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Carbonaceous Chondrites - CB Group

 
CB Group Type Specimen Bencubbin - 0.9g Slice

CB Type Specimen: Bencubbin

(a small 0.9g partial slice)


A 11.09g Endcut of the new CB3 NWA 4025

The brand-new CB3 NWA 4025

(a neat 11.09g etched endcut)

Hanno Strufe


A 20.6g Slice of the CB3 Chondrite Fall Gujba

Slice of the only CB3 Fall Gujba

(a representative 20.6g full slice)

 

Synonyms: Bencubbinites, Bencubbin-like chondrites

General: The carbonaceous chondrites of the CB group are named for their type specimen Bencubbin, a rather unusual meteorite that has been recovered in Australia in 1930. The CB chondrites are strange meteorites that often contain more than 50% nickel-iron.

Description: The CBs can be easily distinguished from all other carbonaceous groups due to their high metal content. They typically show mm-sized metal globules, and cm-sized chondrules, with the metal globules often distorted by shock or partial melting. All CB members recovered so far belong to petrologic type 3.

Mineralogy: Besides abundant free metal, CBs contain highly reduced silicates as well as armored chondrules similar to those found in the members of the CR group. Some members also contain CAIs. The CBs are further divided into the CBa subgroup, characterized by large metal globules and huge chondrules, and into the more metal-rich CBb subgroup with smaller chondrules, and metal globules.

Origin & Formation: It is more than probable that the CB chondrites, like all members of the CR clan, formed under different conditions in the same region of the primordial solar nebula, but it is also possible that they all come from one and the same parent body. In the latter case, 2 Pallas, the second largest asteroid of our solar system, would be a prominent candidate to be the original parent body of the meteorites of this clan.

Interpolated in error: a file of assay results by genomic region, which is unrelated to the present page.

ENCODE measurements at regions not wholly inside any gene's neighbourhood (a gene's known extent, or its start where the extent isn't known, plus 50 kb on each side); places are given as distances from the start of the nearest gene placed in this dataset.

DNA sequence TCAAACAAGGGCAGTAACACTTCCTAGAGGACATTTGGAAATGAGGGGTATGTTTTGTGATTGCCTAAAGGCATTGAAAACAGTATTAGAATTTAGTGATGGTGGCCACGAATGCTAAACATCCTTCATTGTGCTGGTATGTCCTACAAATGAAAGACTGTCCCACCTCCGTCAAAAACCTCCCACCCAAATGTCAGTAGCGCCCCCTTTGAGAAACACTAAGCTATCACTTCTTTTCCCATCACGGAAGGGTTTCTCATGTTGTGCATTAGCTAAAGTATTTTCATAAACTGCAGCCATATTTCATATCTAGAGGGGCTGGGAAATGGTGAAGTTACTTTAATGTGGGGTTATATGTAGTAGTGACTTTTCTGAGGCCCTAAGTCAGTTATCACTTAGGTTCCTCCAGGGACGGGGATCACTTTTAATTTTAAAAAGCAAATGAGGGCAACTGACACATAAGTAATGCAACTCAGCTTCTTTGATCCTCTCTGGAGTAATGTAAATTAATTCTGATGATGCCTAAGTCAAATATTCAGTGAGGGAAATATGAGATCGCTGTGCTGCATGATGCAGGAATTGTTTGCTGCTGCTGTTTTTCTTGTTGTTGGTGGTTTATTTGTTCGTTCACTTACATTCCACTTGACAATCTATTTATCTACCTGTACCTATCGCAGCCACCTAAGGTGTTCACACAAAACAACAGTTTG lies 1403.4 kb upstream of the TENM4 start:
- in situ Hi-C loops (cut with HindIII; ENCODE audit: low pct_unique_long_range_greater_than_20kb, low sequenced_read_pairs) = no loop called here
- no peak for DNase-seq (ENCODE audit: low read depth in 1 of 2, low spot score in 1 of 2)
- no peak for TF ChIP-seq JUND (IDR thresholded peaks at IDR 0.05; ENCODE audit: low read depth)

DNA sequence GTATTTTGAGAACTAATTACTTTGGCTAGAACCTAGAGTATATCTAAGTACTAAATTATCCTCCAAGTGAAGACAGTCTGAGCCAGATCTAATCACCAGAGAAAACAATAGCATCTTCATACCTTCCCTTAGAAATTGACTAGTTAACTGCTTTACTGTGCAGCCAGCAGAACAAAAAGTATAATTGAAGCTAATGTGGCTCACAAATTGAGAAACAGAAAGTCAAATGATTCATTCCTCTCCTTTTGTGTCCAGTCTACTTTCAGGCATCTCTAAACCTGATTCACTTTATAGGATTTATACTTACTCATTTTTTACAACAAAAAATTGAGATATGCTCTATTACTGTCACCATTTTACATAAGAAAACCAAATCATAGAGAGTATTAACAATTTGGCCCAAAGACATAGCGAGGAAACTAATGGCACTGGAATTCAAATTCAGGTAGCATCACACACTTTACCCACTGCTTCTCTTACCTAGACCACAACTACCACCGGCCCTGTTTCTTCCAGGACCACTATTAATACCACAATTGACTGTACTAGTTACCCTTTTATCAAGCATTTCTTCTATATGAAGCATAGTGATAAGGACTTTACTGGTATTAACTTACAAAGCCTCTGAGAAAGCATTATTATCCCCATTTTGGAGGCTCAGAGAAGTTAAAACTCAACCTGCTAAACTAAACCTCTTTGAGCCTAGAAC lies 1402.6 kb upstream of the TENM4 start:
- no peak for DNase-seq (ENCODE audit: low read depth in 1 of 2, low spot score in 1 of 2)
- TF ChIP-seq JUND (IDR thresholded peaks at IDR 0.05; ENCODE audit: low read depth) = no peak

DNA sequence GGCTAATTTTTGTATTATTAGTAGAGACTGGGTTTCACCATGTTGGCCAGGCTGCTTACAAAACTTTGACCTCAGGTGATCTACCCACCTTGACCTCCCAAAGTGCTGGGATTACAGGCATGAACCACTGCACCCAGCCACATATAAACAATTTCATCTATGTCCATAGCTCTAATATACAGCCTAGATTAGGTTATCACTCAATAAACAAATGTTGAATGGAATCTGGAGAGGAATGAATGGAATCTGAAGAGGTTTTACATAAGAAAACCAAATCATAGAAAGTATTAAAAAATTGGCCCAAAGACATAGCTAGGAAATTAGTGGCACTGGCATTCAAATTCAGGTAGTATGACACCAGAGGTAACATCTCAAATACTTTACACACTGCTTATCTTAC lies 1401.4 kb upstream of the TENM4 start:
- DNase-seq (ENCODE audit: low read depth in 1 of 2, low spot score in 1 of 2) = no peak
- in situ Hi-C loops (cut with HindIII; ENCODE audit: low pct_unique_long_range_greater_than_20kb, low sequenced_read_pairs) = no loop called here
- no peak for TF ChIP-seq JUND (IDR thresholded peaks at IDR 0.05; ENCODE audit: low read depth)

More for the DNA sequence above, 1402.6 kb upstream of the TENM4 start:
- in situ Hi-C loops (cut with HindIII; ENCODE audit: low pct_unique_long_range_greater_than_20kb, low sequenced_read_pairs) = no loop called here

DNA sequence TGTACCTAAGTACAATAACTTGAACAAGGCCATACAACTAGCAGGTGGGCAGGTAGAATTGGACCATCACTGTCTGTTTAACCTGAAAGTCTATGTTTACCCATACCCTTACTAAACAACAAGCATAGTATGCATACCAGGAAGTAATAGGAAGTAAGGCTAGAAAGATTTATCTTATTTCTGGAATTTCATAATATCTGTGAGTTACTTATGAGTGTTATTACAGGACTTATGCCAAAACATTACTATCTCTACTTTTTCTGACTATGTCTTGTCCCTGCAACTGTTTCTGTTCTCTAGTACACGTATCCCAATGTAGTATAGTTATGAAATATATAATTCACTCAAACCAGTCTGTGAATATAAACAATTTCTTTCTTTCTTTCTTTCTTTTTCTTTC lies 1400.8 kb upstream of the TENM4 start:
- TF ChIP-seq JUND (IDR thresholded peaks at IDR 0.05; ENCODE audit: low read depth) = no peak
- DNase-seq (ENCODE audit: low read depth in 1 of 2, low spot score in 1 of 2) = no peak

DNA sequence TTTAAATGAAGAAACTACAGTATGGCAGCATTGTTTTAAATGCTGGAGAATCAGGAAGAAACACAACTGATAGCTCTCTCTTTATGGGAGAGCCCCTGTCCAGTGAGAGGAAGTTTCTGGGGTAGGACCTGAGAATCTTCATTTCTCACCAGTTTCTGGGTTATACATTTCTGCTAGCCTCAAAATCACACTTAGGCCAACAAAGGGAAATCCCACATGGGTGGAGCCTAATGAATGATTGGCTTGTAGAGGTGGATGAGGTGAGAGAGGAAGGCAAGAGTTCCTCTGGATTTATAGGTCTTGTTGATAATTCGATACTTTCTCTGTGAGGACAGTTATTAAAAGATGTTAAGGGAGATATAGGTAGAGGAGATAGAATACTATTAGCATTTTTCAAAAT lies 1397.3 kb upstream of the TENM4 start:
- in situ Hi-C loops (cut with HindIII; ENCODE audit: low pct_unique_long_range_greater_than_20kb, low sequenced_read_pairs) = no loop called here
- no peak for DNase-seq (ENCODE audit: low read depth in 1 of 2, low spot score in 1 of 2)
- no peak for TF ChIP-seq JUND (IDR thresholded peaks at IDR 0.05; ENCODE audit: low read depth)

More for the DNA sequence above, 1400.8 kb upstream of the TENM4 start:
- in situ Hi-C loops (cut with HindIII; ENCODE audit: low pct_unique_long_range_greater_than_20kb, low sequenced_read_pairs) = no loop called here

Members: Only nine meteorites constitute this group: the type specimen Bencubbin, Weatherford, Fountain Hills, Gujba, NWA 1814, and NWA 4025 constituting the CBa main group, and the more metal-rich HaH 237, QUE 94411, and Isheyevo forming the CBb subgroup. Of all these members, Gujba is the only witnessed fall, and arguably the most beautiful CB chondrite in existence.

 

Classification of Meteorites

> A New Classification Scheme
> Primitive Meteorites
> Differentiated Meteorites
> Classification Index

Chondrite Clans & Classes

> Carbonaceous Chondrites
   > CI Group  (Ivuna-like)
   > CM Group (Mighei-like)
   > CV Group (Vigarano-like)
   > CK Group (Karoonda-like)
   > CO Group (Ornans-like)
   > CR Group (Renazzo-like)
   > CH Group (High-Iron-type)
   > CB Group (Bencubbin-like)
   > Metamorphosed CCs
   > Ungrouped CCs
> Ordinary Chondrites
   > H Group  (High-Iron)
   > L Group  (Low-Iron)
   > LL Group (Low-Iron, -Metal)
   > Transitional OCs
> Other Chondrites
   > E Group (Enstatite)
   > R Group (Rumurutiites)
   > K Group (Kakangariites)
   > F Group (Forsterite)
   > Ungrouped Chondrites
> Metachondrites & PACs
   > Acapulcoites
   > Lodranites
   > Ureilites
   > Winonaites
   > Other Metachondrites

Achondrite Clans & Classes
Siderite Clans & Classes

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